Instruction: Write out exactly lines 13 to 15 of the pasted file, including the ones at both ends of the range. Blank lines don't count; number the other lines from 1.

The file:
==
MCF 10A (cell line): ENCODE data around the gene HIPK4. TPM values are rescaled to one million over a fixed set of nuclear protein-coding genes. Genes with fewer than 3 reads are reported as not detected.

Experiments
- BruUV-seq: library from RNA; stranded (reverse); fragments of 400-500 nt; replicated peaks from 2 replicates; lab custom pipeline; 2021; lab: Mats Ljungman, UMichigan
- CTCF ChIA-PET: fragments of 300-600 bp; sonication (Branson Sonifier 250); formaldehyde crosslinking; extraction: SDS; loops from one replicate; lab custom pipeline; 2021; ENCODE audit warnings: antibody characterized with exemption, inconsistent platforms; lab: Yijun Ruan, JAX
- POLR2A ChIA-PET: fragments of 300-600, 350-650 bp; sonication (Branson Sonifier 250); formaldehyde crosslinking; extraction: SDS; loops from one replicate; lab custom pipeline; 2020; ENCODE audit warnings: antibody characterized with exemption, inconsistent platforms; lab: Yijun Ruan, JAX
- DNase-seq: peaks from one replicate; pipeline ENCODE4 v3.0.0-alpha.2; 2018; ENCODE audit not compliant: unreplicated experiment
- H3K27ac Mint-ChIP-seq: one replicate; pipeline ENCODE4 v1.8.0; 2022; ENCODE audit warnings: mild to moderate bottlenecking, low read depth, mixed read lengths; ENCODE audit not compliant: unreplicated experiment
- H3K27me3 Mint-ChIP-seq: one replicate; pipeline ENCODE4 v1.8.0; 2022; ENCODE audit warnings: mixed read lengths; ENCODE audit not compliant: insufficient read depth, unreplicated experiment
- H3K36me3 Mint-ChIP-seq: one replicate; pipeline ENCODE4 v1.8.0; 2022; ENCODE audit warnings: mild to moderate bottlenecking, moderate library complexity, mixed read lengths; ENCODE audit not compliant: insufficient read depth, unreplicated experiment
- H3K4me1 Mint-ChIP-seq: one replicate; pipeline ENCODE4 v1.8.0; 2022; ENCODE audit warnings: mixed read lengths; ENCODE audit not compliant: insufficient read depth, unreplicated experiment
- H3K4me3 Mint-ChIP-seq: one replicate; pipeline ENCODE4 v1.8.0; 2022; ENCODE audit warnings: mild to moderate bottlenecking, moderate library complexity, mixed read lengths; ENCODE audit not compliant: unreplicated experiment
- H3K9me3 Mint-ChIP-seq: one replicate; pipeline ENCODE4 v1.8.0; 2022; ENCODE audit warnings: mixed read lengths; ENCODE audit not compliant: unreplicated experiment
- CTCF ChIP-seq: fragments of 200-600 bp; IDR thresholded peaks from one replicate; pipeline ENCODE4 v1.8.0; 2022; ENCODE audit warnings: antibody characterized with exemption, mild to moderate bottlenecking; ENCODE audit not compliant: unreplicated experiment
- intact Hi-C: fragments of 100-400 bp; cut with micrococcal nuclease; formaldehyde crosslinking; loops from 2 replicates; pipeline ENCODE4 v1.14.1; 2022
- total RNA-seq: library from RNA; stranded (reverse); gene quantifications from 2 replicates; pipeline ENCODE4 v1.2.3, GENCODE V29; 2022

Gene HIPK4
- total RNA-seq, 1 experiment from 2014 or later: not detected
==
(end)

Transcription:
- CTCF ChIP-seq: fragments of 200-600 bp; IDR thresholded peaks from one replicate; pipeline ENCODE4 v1.8.0; 2022; ENCODE audit warnings: antibody characterized with exemption, mild to moderate bottlenecking; ENCODE audit not compliant: unreplicated experiment
- intact Hi-C: fragments of 100-400 bp; cut with micrococcal nuclease; formaldehyde crosslinking; loops from 2 replicates; pipeline ENCODE4 v1.14.1; 2022
- total RNA-seq: library from RNA; stranded (reverse); gene quantifications from 2 replicates; pipeline ENCODE4 v1.2.3, GENCODE V29; 2022